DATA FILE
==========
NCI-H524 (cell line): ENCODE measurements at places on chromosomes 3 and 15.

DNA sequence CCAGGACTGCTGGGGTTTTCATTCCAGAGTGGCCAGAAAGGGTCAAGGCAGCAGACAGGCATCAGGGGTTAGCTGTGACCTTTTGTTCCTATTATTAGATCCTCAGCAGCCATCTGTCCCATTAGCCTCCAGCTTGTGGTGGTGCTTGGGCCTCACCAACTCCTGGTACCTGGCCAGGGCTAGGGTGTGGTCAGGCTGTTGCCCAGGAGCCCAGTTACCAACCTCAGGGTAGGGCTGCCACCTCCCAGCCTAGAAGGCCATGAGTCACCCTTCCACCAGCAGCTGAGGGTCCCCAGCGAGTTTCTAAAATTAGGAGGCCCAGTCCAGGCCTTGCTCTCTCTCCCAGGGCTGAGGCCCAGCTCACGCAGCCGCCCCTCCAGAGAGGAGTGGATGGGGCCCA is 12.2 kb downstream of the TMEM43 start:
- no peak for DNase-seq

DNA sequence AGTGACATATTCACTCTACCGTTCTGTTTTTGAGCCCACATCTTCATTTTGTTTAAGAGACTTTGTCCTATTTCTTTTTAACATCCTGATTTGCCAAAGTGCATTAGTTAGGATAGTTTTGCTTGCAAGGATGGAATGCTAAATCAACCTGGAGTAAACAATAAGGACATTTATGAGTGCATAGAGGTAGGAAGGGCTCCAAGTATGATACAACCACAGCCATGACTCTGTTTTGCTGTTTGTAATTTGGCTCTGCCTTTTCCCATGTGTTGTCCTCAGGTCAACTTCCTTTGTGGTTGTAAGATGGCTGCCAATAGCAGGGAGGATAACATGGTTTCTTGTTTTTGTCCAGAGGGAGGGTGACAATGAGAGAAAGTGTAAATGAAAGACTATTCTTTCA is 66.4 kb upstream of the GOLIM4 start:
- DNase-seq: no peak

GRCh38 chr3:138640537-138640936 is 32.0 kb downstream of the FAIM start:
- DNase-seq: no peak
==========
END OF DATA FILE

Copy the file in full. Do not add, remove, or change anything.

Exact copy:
NCI-H524 (cell line): ENCODE measurements at places on chromosomes 3 and 15.

DNA sequence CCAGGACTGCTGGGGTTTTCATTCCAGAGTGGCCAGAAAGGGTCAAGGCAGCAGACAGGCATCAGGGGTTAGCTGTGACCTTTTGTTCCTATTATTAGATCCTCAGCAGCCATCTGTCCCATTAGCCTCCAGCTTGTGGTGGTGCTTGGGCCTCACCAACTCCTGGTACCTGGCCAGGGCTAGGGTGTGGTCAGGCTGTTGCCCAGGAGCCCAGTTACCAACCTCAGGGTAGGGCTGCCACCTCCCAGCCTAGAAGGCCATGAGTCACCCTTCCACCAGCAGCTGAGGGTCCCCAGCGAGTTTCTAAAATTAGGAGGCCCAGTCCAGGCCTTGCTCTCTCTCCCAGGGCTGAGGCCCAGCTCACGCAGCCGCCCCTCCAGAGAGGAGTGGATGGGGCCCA is 12.2 kb downstream of the TMEM43 start:
- no peak for DNase-seq

DNA sequence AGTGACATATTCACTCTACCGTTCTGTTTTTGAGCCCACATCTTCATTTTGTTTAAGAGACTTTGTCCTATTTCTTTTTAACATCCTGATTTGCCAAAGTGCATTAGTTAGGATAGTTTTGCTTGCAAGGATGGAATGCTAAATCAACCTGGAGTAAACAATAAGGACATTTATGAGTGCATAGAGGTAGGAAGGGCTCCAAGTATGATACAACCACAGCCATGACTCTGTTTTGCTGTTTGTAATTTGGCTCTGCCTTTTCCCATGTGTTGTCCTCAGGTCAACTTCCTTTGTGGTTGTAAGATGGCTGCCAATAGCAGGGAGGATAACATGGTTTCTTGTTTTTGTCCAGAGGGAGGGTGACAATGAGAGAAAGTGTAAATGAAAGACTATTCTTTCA is 66.4 kb upstream of the GOLIM4 start:
- DNase-seq: no peak

GRCh38 chr3:138640537-138640936 is 32.0 kb downstream of the FAIM start:
- DNase-seq: no peak